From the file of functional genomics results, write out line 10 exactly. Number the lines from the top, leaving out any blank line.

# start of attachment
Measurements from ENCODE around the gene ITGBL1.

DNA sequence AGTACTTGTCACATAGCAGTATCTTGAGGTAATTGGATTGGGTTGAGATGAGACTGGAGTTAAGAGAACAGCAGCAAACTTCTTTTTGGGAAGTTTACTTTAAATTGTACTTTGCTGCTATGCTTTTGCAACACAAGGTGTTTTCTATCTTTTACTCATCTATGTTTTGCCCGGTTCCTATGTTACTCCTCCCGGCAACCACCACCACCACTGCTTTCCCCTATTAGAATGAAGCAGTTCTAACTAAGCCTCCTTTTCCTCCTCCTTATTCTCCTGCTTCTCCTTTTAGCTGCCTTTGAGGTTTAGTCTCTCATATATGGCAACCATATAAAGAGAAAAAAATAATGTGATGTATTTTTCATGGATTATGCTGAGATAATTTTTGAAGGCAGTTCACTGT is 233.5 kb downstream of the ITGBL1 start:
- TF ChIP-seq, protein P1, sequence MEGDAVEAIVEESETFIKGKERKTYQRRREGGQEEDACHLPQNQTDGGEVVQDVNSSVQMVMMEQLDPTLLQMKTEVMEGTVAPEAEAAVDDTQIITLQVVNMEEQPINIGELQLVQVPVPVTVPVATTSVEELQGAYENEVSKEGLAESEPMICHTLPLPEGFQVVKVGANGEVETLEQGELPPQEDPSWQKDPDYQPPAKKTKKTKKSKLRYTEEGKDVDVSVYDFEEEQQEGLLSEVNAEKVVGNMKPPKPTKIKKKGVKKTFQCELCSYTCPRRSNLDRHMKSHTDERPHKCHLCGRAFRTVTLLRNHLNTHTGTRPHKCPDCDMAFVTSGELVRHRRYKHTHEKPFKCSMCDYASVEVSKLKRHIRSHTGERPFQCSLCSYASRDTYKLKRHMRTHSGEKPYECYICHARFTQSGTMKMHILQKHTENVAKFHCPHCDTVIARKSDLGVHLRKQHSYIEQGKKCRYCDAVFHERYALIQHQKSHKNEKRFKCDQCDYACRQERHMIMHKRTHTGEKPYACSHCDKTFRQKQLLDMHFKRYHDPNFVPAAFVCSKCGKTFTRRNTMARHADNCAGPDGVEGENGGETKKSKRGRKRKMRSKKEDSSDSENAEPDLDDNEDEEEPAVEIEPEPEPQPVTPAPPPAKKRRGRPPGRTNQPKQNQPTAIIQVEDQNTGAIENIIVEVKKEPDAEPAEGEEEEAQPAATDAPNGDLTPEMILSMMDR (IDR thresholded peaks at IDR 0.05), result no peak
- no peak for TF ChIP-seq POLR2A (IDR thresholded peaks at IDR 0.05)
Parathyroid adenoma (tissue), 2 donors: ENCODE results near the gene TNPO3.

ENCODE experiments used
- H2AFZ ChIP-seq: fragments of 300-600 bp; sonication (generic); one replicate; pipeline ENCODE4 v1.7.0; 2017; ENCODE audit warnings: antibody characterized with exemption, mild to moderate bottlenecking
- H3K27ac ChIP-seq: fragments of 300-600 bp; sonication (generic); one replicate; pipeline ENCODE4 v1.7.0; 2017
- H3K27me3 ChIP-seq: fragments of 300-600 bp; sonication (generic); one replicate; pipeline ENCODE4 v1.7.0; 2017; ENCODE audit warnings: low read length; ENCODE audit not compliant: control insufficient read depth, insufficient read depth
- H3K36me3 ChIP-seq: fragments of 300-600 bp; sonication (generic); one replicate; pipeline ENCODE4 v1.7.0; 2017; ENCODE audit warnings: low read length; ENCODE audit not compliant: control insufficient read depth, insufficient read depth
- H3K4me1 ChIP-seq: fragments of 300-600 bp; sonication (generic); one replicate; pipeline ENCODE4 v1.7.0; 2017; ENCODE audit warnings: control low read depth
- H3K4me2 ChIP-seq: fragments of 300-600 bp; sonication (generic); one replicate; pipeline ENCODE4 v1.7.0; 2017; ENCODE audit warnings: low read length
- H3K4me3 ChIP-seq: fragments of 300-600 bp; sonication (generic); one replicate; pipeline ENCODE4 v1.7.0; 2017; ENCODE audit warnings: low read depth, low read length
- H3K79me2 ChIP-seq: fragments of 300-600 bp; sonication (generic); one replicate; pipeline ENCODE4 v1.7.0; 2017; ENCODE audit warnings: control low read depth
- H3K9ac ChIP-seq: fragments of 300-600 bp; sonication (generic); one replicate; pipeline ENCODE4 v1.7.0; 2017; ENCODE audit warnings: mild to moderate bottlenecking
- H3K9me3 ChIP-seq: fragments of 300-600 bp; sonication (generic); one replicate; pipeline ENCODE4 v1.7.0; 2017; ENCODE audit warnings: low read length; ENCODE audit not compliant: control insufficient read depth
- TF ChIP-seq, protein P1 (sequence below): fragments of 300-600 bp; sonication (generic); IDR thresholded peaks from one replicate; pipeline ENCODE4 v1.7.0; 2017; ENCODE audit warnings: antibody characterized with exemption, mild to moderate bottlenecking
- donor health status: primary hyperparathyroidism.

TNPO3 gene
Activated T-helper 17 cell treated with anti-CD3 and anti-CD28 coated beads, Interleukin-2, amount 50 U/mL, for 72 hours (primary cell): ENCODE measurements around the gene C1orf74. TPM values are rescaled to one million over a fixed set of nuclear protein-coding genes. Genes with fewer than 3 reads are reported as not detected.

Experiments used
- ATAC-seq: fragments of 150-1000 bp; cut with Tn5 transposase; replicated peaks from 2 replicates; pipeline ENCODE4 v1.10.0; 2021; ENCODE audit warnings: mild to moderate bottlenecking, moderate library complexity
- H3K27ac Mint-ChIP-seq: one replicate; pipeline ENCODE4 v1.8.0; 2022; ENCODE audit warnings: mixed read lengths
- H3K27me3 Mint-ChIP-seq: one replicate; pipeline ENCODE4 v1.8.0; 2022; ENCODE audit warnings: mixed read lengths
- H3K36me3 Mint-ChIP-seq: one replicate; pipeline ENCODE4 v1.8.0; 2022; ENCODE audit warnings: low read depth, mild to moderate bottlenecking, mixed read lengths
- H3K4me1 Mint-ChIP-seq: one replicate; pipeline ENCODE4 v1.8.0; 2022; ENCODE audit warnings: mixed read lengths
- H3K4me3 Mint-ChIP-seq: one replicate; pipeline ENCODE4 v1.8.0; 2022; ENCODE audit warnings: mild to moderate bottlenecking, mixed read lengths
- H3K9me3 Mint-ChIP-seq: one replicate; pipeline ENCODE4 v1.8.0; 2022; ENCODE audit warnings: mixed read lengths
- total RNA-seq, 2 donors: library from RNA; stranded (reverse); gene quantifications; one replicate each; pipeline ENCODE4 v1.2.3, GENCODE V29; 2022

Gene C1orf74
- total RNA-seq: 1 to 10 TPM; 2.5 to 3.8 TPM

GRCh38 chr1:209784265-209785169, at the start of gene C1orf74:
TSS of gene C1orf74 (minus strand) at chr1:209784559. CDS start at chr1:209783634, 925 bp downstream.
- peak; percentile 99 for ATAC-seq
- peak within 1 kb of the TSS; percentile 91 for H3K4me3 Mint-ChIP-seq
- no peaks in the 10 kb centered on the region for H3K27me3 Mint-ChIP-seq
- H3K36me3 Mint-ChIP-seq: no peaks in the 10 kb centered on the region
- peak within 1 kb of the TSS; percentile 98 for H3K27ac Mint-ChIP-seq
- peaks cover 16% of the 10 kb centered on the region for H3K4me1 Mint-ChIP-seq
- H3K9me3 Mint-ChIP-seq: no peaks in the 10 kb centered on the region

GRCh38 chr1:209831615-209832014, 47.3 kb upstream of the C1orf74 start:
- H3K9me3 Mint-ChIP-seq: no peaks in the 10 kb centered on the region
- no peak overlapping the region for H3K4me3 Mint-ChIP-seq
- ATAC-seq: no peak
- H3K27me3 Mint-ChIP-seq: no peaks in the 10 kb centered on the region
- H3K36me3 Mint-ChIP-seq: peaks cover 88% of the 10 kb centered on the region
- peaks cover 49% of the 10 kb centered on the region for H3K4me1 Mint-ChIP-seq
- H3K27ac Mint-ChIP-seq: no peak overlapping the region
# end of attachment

- H3K36me3 ChIP-seq: fragments of 300-600 bp; sonication (generic); one replicate; pipeline ENCODE4 v1.7.0; 2017; ENCODE audit warnings: low read length; ENCODE audit not compliant: control insufficient read depth, insufficient read depth